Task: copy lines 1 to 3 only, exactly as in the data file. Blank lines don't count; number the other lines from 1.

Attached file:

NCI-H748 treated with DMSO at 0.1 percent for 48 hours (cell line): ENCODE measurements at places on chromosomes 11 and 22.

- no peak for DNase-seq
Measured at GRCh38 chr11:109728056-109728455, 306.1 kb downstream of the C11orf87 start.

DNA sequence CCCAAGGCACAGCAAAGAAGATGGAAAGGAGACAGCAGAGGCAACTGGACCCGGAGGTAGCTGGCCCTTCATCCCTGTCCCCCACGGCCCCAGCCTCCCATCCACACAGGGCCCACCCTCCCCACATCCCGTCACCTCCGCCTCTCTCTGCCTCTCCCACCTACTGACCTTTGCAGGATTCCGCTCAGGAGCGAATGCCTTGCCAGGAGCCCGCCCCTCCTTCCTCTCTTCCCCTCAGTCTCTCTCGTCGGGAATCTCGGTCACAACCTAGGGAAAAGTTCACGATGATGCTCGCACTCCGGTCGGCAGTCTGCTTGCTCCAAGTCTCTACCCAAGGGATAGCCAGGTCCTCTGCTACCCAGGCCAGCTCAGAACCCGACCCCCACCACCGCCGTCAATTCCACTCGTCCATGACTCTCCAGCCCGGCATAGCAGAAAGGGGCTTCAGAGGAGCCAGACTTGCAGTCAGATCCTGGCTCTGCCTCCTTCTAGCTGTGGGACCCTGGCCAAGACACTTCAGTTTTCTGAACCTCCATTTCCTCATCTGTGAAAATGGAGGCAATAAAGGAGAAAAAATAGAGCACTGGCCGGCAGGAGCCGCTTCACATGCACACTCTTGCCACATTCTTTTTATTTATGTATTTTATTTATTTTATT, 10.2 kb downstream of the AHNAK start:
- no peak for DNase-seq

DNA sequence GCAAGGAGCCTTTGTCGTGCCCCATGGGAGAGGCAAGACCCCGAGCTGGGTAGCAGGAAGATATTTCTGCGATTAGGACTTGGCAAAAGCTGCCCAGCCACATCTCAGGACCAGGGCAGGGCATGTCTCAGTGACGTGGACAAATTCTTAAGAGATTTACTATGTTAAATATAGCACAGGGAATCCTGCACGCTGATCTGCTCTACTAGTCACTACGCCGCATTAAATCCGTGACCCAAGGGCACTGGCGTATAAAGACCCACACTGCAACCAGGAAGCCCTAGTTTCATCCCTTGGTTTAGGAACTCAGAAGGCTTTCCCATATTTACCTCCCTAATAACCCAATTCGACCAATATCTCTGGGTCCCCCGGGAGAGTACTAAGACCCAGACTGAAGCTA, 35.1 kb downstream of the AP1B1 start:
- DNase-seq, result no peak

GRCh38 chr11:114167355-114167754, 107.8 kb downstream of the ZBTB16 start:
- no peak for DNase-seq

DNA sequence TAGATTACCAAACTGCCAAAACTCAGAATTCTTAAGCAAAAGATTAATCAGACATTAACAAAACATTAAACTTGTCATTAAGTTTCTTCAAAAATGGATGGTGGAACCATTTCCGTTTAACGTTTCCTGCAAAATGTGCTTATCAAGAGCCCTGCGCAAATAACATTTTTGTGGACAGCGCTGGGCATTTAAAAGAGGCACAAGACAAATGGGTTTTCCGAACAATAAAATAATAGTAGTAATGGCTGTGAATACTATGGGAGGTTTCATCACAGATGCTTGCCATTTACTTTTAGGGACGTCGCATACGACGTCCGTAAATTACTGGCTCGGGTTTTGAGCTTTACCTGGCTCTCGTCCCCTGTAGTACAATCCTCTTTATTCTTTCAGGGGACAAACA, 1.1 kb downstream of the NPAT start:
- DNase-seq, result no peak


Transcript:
NCI-H748 treated with DMSO at 0.1 percent for 48 hours (cell line): ENCODE measurements at places on chromosomes 11 and 22.

- no peak for DNase-seq
Measured at GRCh38 chr11:109728056-109728455, 306.1 kb downstream of the C11orf87 start.